Only Miliband can now lead Britain on Syria

by Jonathan Todd

All changed, changed utterly. If politics is trench warfare, advancement by inch, especially now with our major parties seemingly so entrenched in their political and socio-economic citadels, with their safe seats and ideological comfort zones, then last night was a moment when the terrain dramatically shifted.

Ed Miliband led the Labour party out from behind the ghosts of Iraq. What emerges, however, is not a pacifist party. At the same time, the prime minister lost control of his most fundamental responsibility. “The people have spoken, the bastards,” he might lament.

The awful truth is that UKIP remain the party with a position closest to most of these people. Which is that we should stay completely out of a quarrel in a far-away country between people of whom we know nothing. There may be some who mistakenly think that this is Labour’s position.

The party’s position was, however, clearly set out in the 5 points that Miliband emailed to party members last night:

1.) We must let the UN weapons inspectors do their work and report to the UN Secretary Council;

2.) There must be compelling and internationally-recognised evidence that the Syrian regime was responsible for the chemical weapons attacks;

3.) The UN Security Council should debate and vote on the weapons inspectors’ findings and other evidence. This is the highest forum of the world’s most important multilateral body and we must take it seriously;

4.) There must be a clear legal basis in international law for taking military action to protect the Syrian people;

5.) Any military action must be time limited, it must have precise and achievable objectives and it must have regard for the consequences of the future impact on the region.

I’d make two quibbles with this. First, the legal basis should not be allowed to stand and fall by a vote of the UN Security Council – as might be taken to be the implication. Second, the best evidence may only ever tell us that on the balance of probabilities it seems highly likely that the Assad regime was responsible for the attacks. Which might not be compelling to some but would be a breach of the red line rightly established by Barack Obama by others, including me.

Notwithstanding these quibbles, Miliband set out a basis upon which he would be prepared to support some kind of Syrian intervention. It is also worth revisiting the point of order that he raised at the end of last night’s Commons sitting:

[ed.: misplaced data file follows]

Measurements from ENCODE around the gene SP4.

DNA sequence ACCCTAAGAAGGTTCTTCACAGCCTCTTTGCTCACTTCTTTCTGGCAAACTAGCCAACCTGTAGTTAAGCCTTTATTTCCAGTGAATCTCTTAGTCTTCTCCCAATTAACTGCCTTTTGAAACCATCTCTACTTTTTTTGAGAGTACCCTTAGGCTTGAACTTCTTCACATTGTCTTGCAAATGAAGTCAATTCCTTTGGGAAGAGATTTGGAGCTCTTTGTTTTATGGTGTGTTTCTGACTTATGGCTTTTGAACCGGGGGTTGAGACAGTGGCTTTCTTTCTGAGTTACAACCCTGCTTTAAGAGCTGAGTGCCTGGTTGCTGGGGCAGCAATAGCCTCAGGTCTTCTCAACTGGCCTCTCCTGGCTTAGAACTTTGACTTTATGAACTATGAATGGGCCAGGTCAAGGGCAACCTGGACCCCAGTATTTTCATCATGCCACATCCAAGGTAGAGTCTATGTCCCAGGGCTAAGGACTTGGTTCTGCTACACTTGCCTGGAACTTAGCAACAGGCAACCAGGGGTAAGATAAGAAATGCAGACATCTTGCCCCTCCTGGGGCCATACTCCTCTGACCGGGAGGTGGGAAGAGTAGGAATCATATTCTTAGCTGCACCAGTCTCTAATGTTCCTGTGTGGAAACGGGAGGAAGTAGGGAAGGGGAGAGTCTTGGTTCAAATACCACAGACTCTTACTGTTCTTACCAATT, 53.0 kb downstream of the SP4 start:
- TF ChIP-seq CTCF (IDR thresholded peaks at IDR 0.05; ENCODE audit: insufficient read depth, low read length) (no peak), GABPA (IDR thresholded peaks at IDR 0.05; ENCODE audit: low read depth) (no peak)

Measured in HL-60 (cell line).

“There having been no motion passed by this House tonight, will the prime minister confirm to the House that, given the will of the House that has been expressed tonight, he will not use the royal prerogative to order the UK to be part of military action before there has been another vote of the House of Commons?”

Cameron immediately gave him that reassurance. Which does not amount to a guarantee that the UK will never take part in any intervention in Syria. Only that the UK will not do so without the support of the Commons.

Given that Miliband has set out a basis upon which he would be prepared to support intervention and given that Cameron has confirmed that the UK will not be involved in any intervention without the support of the Commons, could not the UK be involved in an intervention on the basis that Miliband proposes, having had a Commons vote to endorse this basis?

Miliband might this morning feel content that his standing within the Labour party is improved and that the 2010 Liberal Democrat voters that he has brought to the party are more likely to remain with him. But if he wishes to achieve national leadership – not simply more confident standing within the Labour party – should he not make an offer to Cameron to put such a vote to the Commons?

And if Cameron continues to believe in the importance of intervening in Syria and in the primacy of the Commons, should he not welcome such an offer?

In these circumstances, Miliband and Cameron could be expected to whip their MPs through the same lobby and the motion would be almost certain to pass. If things are left as they are, the danger is that we seem to be saying that Britain believes that the red line doesn’t matter. If we proceed as I’ve described, we instead say that the red line matters but within a framework that secures maximum international legitimacy.

Yesterday was a great day for parliament and a good day for Miliband. He can now rest on these laurels or he can seek to move the UK to a position that conforms with Labour’s. The key barrier to this becoming the UK’s position is the further blow to Cameron’s ego that would be entailed in having to lean on Miliband to secure this.

Surely, though, the use of WMD against a people is bigger than even a prime ministerial ego?

Jonathan Todd is Labour Uncut’s economic columnist

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10 Responses to “Only Miliband can now lead Britain on Syria”

  1. John Slinger says:

    Good analysis, Jonathan.

    My FT letter … … “Never again”/expressions of regret post-atrocity are pointless unless they inform future action.

  2. paul barker says:

    Well, its worth reading Dan Hodges take on last nights vote. He beleives that Milliband simply tricked The Coalition, implying that Labour would vote with The Goverment if concessions were given.
    Last night leaves Labour looking like an Isolationist “Little England” Party. Perhaps you can form an Electoral alliance with UKIP ?